Oldtimer R/C Championship
in Nyköping, Sweden
by Tore "Oldtimer" Loodin
Sweden is a not-so-large country on the northern borderline of
Europe. R/c oldtimer flying is not so large either - yet! When I began
organising oldtimer meetings five years ago, typically a crowd of four fliers
got together. Nowadays, the crowd has grown to well over ten gentlemen. In my
files for oldtimers in Stockholm and its surroundings, there are more than 30.
Well, on September 23rd, eleven oldtimers gathered 100
kilometers south-west of Stockholm at the r/c site of Nyköpings Model Club
unloading their beautiful flying machines. For once the club had hit one of the
few beautiful days this summer, sun shining from a bright sky and no wind at
The rules for this competition are quite simple: After
take-off, you are allotted a motor time of max four minutes, after which you
have to shut down the engine to at least a very low idle. The model is then
pretty high and hardly visible, so very old oldtimers such as me must have help
from some hawk-eyed person to observe the model. Then you have to keep the
model in the air for four minutes, called "ideal time". Plus or minus
this period of time detracts points in the protocol. Landing within a 30 meters
wide circle gives bonus points. Four rounds are flown, the worst one not counted
when totalling. The competition is held in an easy-going style, emphasis being
This r/c field borders the landing zone to Skavsta Charter
airfield, so the control tower there warned us every time a flight was going to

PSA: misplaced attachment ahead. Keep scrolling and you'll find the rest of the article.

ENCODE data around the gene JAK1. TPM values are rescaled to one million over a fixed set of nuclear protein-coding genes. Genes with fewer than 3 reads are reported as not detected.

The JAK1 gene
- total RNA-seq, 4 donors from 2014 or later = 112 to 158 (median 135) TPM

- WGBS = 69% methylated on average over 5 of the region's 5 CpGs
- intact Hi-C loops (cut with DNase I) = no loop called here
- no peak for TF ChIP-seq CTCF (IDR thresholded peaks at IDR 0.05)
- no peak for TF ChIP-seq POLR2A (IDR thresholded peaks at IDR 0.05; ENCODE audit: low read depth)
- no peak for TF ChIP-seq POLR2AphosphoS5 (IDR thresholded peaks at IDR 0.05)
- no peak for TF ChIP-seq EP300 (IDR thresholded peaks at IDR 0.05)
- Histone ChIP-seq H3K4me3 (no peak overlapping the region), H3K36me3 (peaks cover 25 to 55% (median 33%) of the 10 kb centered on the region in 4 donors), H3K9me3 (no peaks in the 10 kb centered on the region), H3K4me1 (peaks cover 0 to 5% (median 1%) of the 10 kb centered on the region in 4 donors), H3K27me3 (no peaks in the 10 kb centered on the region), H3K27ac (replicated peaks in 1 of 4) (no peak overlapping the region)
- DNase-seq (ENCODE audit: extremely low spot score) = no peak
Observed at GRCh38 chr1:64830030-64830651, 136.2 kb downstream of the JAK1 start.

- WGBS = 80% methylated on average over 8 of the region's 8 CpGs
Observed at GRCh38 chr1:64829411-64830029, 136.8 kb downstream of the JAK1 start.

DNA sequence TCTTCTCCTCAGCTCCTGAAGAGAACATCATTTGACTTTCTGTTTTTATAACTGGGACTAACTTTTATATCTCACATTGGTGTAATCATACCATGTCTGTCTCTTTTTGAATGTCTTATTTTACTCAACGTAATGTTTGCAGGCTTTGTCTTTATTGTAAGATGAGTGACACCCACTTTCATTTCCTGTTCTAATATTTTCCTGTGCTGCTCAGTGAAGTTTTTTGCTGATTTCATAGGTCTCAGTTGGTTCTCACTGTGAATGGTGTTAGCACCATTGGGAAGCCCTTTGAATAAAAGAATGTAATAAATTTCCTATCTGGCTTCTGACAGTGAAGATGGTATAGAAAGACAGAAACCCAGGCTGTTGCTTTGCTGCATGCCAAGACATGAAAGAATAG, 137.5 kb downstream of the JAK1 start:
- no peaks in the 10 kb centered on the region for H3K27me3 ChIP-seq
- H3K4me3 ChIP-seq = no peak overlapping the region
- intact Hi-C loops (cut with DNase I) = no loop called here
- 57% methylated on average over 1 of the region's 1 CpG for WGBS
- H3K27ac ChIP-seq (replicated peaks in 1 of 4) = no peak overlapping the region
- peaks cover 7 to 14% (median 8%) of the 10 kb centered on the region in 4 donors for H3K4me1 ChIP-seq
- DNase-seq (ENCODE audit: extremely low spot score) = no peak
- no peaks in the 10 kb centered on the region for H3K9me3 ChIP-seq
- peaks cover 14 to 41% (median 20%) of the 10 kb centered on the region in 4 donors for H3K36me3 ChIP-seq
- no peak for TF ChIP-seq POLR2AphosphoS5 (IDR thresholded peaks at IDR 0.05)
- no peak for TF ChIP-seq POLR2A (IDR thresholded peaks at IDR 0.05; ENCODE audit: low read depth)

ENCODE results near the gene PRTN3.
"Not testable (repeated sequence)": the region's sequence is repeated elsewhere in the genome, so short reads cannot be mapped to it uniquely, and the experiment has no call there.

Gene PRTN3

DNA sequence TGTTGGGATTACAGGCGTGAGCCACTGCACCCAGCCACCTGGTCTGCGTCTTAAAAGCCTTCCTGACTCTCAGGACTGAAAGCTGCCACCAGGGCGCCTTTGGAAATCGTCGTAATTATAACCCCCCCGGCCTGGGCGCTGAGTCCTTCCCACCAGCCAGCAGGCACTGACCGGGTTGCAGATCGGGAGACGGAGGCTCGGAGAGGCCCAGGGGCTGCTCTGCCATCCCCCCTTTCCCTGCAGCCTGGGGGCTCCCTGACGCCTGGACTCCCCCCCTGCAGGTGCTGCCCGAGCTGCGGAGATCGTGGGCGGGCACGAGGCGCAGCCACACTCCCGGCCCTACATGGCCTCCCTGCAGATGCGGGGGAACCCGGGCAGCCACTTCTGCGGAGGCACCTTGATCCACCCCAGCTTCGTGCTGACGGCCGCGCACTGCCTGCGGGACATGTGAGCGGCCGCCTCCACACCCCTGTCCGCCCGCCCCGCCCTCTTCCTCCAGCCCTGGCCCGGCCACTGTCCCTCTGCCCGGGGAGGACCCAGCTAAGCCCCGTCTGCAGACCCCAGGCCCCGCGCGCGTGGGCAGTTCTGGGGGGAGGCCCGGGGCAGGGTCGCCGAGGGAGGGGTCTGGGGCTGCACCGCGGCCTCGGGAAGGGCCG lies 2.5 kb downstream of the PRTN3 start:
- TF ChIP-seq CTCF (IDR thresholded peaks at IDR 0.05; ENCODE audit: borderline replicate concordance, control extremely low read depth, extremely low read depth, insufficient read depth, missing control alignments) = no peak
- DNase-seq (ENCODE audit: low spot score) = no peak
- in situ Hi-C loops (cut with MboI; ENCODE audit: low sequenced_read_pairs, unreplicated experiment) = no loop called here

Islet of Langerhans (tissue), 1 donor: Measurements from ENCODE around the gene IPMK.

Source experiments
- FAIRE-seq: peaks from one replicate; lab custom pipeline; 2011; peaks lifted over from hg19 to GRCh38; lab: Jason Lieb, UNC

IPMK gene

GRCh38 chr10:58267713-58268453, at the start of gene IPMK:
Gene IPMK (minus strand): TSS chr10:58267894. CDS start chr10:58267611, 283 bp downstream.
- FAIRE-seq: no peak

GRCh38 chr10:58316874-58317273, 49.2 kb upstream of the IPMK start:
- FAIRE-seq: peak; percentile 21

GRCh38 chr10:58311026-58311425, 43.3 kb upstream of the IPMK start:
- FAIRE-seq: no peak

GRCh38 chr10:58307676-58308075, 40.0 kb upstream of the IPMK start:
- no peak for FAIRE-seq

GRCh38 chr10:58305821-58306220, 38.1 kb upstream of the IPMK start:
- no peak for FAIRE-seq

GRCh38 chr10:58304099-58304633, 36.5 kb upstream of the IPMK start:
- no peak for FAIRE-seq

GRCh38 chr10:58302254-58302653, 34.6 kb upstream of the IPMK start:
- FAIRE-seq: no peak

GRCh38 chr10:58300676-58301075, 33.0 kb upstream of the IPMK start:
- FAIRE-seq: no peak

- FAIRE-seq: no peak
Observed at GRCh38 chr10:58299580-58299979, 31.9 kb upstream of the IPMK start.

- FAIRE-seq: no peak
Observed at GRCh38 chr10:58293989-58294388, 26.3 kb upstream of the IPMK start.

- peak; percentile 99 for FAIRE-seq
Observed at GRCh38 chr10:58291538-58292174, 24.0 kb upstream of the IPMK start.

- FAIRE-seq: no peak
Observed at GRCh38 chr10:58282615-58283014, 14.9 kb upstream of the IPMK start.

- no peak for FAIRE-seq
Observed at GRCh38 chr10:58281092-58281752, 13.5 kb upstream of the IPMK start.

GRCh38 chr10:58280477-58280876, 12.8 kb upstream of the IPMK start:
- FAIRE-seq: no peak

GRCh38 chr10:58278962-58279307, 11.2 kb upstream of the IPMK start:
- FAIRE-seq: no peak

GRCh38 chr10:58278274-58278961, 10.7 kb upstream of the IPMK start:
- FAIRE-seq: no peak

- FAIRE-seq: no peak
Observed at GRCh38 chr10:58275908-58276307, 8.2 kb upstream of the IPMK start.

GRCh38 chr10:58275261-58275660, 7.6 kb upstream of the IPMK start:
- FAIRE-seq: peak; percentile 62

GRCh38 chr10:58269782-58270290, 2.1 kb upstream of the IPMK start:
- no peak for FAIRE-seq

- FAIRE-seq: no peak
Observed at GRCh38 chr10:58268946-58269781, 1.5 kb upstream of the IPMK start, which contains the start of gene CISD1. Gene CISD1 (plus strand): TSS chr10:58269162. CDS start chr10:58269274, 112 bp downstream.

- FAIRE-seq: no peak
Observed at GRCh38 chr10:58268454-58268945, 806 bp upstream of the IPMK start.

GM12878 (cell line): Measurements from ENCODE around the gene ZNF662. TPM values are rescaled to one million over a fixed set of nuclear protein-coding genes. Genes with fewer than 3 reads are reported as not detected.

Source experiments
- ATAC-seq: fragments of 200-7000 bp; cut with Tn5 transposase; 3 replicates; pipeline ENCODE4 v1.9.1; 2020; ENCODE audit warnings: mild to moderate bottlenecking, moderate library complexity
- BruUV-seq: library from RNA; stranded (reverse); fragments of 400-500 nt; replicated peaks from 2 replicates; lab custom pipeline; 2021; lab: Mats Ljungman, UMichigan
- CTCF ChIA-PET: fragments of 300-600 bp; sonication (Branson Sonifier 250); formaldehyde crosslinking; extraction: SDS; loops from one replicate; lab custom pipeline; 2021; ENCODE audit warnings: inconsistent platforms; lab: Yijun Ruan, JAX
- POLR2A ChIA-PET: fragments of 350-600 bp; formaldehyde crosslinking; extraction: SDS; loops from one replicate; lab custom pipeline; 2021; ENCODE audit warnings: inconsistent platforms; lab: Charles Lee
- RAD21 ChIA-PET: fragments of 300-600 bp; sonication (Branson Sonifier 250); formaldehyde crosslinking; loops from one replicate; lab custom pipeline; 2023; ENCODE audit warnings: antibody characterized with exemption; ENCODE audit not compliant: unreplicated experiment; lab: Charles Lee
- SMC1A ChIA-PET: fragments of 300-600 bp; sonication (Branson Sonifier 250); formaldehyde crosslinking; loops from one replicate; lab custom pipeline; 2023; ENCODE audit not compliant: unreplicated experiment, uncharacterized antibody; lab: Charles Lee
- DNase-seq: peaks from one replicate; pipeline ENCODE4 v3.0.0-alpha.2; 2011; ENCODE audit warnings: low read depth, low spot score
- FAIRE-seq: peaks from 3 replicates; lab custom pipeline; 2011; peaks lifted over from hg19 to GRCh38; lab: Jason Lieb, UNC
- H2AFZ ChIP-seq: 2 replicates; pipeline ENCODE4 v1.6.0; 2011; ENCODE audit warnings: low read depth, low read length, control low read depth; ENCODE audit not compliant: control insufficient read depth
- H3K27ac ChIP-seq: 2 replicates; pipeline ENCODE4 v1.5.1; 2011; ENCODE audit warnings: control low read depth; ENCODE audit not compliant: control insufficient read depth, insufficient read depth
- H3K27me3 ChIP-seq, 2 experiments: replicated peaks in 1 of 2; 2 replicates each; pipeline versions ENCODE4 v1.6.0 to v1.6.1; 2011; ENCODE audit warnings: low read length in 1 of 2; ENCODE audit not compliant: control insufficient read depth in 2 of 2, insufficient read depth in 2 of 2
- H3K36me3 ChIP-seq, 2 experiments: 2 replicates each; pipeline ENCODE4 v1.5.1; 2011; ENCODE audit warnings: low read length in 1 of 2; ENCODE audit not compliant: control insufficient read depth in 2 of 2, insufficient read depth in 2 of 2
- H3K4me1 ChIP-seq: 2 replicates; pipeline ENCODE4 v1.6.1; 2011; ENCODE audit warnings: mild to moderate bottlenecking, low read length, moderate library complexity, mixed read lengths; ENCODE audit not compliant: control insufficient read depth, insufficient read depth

land. Perfect co-operation, which I think is only possible in the countryside
where almost all people are acquainted.
As slight thermals were above this flatland, the times in the
air were averaging three and a half minutes, none hitting the four minute
point. Sportsmen as we are, no one tried to crash-land their model within the
circle to win points. How beautiful these models are, the sun shining through
the wings and fuselage's framework! Oldtimers then remember their early model
steps in their youth, forgetting the agony of crashing!
Many interesting machines were there:
Leijon sported an Old Warden scarred Gladiator,
also flown in Germany and USA. It was built to be motorised with a
Taplin Twin Diesel engine but due to unavailability of this it had until
now been flown with a Laser four-stroker. But just one month ago, Tomas
got a Taplin from Australia and now it merrily purred in the nose of the
Gladiator for the first time!
Esbjörn Forslund heroically flew a rudder-only
diesel-driven Sky-Scooter (right) which, being well-trimmed, disappeared
in the blue. He had forgotten to switch on the receiver! When returning to
Stockholm we saw a yellow dot in a field one kilometer away. Sure
enough, there was the Sky-Scooter standing on its three wheels, quite
unhurt. Moral of this story - always check the rudder before throwing a
model up in the air! Lucky guy, this Esbjörn.
(left) flew a Playboy Senior with
an unusual coupé fuselage, howling upwards and tractored by a
Super Tiger ·25. Normally, this model is flown with my pylon-shaped
fuselage, but one has to surprise the crowd!
Pär Laxén, our only really young oldtimer (right), carries his guppy-shaped
but beautiful Rocketeer.
The native Bengt Höglund became Champion of
the year flying a Quaker Flash. Arne Kohlberg (right) flew in
second on an Astro Viking. Third man was Lars Eriksson
sporting a Diamond Demon. Ah yes, yours truly Tore Loodin
got to a humble sixth place.
The organiser, Ingvar Claesson from Nyköpings
Model Club got standing ovations from the competitors for the
Many thanks, Tore, most
the pictures are thumbnails - click on them to see the larger view and I think
you'll agree they really capture the atmosphere of this oldtimer meeting.
want to use the Club Scene page for something like this, then it's waiting for
you and you're most welcome!